Saving Superheroes reactively: Reactive JDBC with Micronaut

Saving Superheroes reactively: Reactive JDBC with Micronaut

Reactive JDBC with Micronaut

In the last lecture, we saw how to save the superheroes in the database. While it is fine to give a home (Database) to our superheroes, We don't want them to wait for any housekeeping work to get their work done or even while calling. Think of it as a limited number of people doing work for a lot of guys waiting in the queue. While the paperwork of the previous one has not been done, the one behind will have to wait. Similarly, JDBC operations limit our capabilities. We will wait for the thread to complete the current execution so that the connection is free and returned to the pool for the next one to be used.

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Let us see how reactive jdbc connections can reduce our work. You can find the source code of working application at GitHub

In this section we will :

  • Add dependency for Reactive JDBC

  • Create a Reactive Repository

  • Create Reactive Controller and CRUD end points

Add dependency for Reactive JDBC

We require few dependencies which enable us to be reactive. Add the following dependency to the pom file

<!-- 03. Reactive Dependency -->

    <!-- 03. Reactive Dependecy ends-->

Here micronaut-data-r2dbc is micronaut dependency for reactive jdbc, r2dbc-h2 is for H2 DB reactive client and micronaut-reactor is for project reactor from Spring. Do note you can use the reactive java rather than project reactor but as per micronaut

Most R2DBC drivers are implemented in Project Reactor which has the ability to propagate a context across reactive operators and Micronaut Data R2DBC will populate this context and ensure the transaction is re-used if it is found within it.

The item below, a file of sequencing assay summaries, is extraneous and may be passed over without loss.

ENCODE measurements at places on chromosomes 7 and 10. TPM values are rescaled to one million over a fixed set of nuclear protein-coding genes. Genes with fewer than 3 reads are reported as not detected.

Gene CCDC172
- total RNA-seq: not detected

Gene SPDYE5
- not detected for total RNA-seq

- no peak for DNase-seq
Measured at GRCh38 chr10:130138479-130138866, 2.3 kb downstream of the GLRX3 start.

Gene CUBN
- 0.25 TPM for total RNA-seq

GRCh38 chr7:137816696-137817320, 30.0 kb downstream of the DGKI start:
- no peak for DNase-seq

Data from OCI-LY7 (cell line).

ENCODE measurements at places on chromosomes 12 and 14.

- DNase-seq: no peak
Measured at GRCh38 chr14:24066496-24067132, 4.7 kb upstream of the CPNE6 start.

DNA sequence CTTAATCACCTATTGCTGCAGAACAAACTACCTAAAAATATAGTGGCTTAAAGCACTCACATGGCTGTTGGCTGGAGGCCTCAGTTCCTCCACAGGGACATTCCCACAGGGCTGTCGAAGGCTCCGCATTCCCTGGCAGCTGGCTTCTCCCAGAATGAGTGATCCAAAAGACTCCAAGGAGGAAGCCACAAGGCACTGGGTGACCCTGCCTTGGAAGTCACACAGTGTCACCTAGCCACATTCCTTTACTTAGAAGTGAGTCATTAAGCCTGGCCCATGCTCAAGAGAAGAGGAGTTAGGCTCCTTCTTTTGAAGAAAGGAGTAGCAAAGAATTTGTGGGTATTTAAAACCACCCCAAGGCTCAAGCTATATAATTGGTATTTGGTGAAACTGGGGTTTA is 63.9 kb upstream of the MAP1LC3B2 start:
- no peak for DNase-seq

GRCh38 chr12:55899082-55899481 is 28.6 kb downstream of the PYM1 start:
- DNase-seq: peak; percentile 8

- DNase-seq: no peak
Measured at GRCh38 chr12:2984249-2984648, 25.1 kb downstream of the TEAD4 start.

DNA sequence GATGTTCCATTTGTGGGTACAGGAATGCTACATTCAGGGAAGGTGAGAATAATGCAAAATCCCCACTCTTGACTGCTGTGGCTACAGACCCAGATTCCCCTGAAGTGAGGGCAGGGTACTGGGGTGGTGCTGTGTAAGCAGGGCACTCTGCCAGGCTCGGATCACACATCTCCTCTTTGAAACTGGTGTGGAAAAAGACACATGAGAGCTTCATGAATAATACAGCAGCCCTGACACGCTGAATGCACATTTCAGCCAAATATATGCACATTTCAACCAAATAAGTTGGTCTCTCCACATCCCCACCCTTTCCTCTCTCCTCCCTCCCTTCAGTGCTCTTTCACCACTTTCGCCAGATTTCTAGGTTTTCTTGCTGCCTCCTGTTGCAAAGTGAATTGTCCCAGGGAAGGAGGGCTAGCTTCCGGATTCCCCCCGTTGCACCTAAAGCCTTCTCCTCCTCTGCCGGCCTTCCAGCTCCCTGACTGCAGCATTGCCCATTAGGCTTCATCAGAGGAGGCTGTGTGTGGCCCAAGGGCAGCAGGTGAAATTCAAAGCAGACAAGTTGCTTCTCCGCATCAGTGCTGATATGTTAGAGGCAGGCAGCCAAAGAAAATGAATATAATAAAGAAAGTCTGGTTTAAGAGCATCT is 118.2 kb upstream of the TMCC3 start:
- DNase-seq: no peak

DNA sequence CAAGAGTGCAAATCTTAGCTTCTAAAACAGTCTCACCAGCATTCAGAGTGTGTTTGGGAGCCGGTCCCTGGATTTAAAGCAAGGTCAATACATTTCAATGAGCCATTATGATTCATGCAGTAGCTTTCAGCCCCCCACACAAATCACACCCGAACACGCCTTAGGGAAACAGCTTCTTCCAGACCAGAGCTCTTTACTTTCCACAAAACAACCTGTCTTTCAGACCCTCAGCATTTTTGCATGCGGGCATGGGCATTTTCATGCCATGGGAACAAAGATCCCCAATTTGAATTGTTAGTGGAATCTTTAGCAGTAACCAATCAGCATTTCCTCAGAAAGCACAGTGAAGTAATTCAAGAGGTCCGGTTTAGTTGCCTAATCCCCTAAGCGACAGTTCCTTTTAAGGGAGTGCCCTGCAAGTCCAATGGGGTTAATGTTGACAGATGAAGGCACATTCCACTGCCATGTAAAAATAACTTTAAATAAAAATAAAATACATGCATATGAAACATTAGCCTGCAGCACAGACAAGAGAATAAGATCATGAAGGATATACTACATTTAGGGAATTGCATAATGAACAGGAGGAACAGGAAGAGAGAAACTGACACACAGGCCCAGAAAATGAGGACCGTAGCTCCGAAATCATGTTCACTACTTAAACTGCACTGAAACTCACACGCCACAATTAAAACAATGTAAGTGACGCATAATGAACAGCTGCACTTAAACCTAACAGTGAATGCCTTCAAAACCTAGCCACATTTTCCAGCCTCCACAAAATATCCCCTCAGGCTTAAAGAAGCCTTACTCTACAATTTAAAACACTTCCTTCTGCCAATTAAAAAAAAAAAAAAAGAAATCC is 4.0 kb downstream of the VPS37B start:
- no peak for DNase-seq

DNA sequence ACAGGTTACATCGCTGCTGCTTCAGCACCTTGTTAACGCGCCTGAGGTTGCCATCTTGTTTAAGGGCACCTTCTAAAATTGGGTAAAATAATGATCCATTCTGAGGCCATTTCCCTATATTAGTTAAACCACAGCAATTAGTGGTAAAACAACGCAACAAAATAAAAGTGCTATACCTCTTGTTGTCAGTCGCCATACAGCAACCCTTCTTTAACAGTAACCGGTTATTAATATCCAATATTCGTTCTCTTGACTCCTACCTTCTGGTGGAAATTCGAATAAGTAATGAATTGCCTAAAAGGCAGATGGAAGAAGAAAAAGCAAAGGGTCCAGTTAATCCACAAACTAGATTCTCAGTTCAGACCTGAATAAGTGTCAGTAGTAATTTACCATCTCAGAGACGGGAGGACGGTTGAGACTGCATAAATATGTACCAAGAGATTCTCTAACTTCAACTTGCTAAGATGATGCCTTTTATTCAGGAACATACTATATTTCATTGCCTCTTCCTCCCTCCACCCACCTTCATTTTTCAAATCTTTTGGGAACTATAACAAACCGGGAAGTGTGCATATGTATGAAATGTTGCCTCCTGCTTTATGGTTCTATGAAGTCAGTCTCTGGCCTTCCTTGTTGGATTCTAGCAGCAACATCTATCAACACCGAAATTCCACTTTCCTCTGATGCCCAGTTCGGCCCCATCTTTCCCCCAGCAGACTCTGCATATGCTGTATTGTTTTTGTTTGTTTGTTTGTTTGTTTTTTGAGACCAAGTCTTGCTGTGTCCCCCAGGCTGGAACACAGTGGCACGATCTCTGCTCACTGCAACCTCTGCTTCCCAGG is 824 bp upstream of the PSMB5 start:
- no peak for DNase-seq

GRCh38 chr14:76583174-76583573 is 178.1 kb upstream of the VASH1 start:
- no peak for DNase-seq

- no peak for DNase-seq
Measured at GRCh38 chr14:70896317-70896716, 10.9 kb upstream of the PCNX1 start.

However, it is still pretty easy for the context to be lost since different libraries that implement Reactive Streams don’t propagate contexts between each other so if you include RxJava or any other reactive operator library it is likely the context will be lost.

Source :

Create a Reactive Repository

Now we will create the reactive repository to facilitate CRUD operations. In the below code, we extend to ReactiveStreamsCrudRepository. We have overridden findBy with Mono and findAll with Flux.

@JdbcRepository(dialect = Dialect.H2)
public interface ReactiveSuperheroRepository extends ReactiveStreamsCrudRepository<Superhero, Long> {

    Mono<Superhero> findById(@NonNull Long aLong);

    Flux<Superhero> findAll();

Create Reactive Controller and CRUD endpoints

Let us create few endpoints. We will start with creating a new controller with the prefix "rx" . It will help us to know the difference between those who are using only JDBC template and the ones which have reactive implemented.


We will create ReactiveSuperHeroController with ReactiveSuperheroRepository injected to it.

public class ReactiveSuperHeroController {
    private ReactiveSuperheroRepository reactiveSuperheroRepository;

    public ReactiveSuperHeroController(ReactiveSuperheroRepository reactiveSuperheroRepository) {
        this.reactiveSuperheroRepository = reactiveSuperheroRepository;

Now we will add the endpoints

POST to create a superhero

    Single<Superhero> create(@Valid Superhero superhero) {
        return Single.fromPublisher(;

GET to retrieve a superhero by id

    public Mono<Superhero> superheroesById(Long id) {
        return reactiveSuperheroRepository.findById(id);


GET to retrieve all superheroes

    public Flux<Superhero> superheroes() {
        return reactiveSuperheroRepository.findAll();

PUT to update superhero

    Single<Superhero> update( @Valid Superhero superhero) {
        return Single.fromPublisher(reactiveSuperheroRepository.update(superhero));

DELETE to purge the superhero

    Single<HttpResponse<?>> update(@NotNull Long id) {
        return Single

Now you can test all of these working endpoints in POSTMAN or any other client of your choice.

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